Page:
Serviceman's remains returned home 75 years after Pearl Harbor - MSNewsNow.com - Jackson, MS

Serviceman's remains returned home 75 years after Pearl Harbor

Source: WLBT Source: WLBT
Source: WLBT Source: WLBT
Source: WLBT Source: WLBT
Source: WLBT Source: WLBT
JACKSON MEDGAR WILEY EVERS INTERNATIONAL AIRPORT) -

The remains of a Mississippi serviceman, who died aboard the USS Oklahoma 75 years ago in Pearl Harbor, have been identified through a specialized DNA test. 

Tuesday, the remains were returned home to his relatives. 23-year-old Navy Fireman 1st class Jim H. Johnston was aboard the USS Oklahoma when it was hit by a surprise attack by the Japanese at Pearl Harbor.

Four hundred thirty-nine crewmen died, including Johnston.

No single vessel at Pearl Harbor, with the exception of the USS Arizona, suffered as many fatalities. From December 1941 to June 1944, Navy personnel recovered the remains of the deceased crew, which were subsequently interred in the Halawa and Nu'uanu Cemeteries.  

In 1947, members of the American Graves Registration Service disinterred the remains of U.S. causalities from the two cemeteries and transferred them to Schofield Barracks.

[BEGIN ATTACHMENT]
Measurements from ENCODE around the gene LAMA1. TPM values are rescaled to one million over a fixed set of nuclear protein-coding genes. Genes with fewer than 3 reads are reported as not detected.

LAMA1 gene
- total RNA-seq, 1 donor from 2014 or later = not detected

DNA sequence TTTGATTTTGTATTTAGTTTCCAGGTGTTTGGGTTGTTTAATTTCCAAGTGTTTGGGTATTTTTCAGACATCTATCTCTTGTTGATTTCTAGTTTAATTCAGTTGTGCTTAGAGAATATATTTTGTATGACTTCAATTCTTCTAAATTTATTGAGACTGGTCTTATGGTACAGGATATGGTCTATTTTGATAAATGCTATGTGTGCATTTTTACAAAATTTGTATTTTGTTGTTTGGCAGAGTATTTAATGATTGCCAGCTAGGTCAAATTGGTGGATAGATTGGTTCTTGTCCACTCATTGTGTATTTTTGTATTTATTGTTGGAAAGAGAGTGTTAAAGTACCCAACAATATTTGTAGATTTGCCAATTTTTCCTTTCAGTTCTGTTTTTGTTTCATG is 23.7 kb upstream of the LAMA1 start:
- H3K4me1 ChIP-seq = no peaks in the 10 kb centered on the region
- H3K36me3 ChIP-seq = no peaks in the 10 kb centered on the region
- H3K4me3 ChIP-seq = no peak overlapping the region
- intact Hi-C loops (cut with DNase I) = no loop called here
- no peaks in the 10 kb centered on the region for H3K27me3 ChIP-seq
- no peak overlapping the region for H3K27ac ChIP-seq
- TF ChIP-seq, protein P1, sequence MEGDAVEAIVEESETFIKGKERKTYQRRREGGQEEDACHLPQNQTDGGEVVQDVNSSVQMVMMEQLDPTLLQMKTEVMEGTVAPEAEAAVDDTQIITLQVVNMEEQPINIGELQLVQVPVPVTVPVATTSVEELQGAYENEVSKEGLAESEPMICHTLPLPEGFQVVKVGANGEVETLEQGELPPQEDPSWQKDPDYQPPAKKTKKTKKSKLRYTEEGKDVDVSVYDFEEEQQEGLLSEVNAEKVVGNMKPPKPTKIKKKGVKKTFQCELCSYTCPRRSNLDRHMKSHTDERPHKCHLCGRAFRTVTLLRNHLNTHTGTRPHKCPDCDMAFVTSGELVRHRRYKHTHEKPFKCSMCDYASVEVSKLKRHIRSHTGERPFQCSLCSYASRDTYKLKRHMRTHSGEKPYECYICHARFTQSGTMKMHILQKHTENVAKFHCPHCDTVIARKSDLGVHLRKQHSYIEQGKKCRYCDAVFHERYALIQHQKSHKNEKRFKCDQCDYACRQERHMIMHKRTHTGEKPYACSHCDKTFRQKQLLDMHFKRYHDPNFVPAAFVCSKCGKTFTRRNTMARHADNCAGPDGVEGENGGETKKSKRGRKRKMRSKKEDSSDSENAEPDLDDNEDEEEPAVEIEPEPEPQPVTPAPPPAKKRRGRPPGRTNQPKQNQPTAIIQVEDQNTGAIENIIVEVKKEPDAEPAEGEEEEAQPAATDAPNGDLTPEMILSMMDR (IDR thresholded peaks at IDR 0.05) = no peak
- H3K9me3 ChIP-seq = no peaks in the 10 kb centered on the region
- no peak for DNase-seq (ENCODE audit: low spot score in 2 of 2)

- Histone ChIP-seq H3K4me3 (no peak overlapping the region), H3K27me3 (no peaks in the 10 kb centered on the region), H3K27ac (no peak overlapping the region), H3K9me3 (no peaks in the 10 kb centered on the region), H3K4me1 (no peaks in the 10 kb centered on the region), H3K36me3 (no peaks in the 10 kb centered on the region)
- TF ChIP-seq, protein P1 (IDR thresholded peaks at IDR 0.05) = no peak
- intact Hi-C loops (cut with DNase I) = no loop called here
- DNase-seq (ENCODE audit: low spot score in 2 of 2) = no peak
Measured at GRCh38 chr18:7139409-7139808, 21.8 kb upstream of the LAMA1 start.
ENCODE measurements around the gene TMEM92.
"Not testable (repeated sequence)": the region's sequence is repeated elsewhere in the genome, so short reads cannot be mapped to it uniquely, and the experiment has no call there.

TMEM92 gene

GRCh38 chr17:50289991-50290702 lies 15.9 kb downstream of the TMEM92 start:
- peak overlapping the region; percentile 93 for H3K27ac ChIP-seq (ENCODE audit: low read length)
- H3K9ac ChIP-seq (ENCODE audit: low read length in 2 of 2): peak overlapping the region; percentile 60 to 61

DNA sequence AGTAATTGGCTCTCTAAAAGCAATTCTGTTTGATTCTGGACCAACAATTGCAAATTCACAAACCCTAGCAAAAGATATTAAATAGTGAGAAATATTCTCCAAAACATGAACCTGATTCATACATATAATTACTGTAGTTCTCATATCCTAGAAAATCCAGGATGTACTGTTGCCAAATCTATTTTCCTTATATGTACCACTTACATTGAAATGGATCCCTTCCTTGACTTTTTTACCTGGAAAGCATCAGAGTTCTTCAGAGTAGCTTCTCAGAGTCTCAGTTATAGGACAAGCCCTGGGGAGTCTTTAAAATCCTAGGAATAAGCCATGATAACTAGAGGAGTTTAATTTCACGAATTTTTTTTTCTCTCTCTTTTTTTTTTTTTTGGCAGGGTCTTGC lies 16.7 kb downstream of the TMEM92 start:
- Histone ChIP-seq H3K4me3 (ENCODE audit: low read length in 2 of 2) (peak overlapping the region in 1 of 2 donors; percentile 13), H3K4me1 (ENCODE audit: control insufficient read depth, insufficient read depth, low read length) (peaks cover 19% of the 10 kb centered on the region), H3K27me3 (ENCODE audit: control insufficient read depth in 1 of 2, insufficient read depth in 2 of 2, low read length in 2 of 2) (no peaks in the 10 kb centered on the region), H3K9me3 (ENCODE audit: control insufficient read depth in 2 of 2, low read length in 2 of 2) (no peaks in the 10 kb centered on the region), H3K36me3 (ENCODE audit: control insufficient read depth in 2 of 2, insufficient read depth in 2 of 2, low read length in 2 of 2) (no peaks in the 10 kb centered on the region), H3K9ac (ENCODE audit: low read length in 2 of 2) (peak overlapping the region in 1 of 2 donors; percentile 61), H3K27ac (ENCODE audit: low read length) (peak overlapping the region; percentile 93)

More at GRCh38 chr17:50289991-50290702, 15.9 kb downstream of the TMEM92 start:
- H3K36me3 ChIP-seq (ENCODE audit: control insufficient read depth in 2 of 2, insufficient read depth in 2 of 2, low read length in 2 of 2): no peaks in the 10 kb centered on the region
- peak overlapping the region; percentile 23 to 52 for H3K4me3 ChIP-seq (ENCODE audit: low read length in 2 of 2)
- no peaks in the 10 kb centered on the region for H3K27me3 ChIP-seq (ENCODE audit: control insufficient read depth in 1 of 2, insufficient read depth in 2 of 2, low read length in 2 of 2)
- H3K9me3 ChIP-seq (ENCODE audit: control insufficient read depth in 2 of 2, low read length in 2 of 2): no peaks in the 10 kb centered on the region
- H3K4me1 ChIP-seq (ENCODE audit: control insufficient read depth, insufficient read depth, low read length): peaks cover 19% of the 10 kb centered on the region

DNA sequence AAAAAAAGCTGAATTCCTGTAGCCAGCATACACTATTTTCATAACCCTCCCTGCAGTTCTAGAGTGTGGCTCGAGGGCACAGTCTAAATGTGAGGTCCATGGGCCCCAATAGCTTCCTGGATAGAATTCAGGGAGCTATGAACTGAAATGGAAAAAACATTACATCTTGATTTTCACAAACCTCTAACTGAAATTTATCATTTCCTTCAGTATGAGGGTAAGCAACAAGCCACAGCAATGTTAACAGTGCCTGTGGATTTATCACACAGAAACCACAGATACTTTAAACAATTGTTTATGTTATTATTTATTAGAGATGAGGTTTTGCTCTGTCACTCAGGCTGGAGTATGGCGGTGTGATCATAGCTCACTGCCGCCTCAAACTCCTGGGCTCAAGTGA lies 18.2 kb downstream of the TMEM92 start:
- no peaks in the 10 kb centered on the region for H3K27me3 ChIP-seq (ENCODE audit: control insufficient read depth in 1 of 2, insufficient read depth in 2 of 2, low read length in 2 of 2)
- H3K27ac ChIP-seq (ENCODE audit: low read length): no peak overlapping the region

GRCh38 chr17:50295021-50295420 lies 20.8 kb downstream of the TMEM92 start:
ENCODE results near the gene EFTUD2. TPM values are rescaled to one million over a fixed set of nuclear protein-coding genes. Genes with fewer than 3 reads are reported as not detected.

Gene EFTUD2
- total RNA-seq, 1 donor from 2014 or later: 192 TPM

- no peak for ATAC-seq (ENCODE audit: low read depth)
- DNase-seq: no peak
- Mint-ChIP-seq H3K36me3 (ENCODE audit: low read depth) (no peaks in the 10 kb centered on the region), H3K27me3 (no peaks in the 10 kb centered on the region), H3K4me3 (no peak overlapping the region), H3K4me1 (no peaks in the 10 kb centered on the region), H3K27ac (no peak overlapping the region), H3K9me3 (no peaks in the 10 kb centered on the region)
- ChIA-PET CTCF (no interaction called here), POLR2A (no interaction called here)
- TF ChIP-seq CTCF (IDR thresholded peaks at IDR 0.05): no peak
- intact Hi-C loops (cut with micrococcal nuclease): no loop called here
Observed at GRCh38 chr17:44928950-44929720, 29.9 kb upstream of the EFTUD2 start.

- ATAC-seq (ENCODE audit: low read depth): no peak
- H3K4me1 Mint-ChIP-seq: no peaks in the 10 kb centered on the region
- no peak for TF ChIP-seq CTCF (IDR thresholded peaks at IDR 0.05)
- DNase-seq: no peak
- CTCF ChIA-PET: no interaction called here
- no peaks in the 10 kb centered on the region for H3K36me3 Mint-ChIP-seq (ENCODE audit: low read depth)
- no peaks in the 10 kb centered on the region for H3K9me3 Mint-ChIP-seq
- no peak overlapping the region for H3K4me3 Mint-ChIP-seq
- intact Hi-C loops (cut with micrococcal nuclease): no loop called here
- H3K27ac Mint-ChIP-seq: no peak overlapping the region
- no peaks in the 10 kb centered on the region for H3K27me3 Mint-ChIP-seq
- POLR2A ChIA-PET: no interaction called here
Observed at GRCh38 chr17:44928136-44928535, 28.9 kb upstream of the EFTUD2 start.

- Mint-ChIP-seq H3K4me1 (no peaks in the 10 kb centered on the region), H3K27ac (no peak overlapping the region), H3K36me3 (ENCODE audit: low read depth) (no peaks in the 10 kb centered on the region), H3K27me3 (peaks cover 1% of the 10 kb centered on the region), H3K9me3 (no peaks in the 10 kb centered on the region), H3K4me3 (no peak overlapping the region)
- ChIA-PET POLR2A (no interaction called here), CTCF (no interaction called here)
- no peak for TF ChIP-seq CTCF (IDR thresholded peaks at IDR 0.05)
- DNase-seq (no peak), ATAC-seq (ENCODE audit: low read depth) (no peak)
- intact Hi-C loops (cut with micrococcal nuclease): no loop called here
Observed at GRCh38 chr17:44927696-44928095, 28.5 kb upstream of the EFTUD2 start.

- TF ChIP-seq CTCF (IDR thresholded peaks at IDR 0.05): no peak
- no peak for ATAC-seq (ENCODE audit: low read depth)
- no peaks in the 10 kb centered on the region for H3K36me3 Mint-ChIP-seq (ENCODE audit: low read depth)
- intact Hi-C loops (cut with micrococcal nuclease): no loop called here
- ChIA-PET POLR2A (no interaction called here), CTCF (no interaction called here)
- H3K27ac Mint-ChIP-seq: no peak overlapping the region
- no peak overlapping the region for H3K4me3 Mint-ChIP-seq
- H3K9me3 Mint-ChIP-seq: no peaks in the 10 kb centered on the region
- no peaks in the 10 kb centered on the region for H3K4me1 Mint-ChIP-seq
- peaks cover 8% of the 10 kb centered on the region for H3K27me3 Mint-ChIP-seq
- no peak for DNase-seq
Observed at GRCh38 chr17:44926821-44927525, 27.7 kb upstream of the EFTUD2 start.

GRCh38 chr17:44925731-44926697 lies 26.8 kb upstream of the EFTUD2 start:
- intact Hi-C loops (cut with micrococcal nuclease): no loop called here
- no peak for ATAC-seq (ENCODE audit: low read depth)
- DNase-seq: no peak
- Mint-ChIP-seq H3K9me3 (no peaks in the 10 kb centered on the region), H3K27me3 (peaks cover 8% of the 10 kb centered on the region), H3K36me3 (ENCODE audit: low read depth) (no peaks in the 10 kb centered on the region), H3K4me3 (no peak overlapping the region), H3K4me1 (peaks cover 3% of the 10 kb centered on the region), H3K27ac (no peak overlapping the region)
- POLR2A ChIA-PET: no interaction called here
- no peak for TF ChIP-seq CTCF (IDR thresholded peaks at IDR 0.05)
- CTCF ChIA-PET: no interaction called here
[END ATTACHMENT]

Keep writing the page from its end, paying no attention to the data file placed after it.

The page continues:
The staff was only able to confirm the ID of 35 men from the USS Oklahoma at that time. The AGRS buried the unidentified remains in 46 plots at the National Memorial Cemetery of the Pacific.  

It was a startling turnaround in 2015 when personnel began exhuming the remains for analysis.

To identify Johnston's remains, military scientists used mitochondrial DNA analysis which matched two nephews.They consider circumstantial evidence as well as laboratory evidence, to include dental comparisons, which matched Johnston's records.

A Navy honor guard took the flag-draped casket off the jet.

The "patriot guard" escorted the remains of Johnston to a Brookhaven funeral home. 

"Being able to ride with a group like this on a day like today escorting  a fallen solider from 75 years ago home," said Van Robertson of Memphis.

Firemen and complete strangers paid their respects on roadsides and bridges. An overwhelming moment for his nephew.

"It came on all of a sudden for the family. This is just grown into something so big," said nephew Jimmy Springs. "It's absolutely overwhelming for the family to know that this is taking place 75 years since his death, for this to be happening." 

Petty Officer Johnston will be laid to rest Wednesday, in his hometown of Wesson.

According to the Defense department, there are more than 73,000 service members still unaccounted for from World War II.

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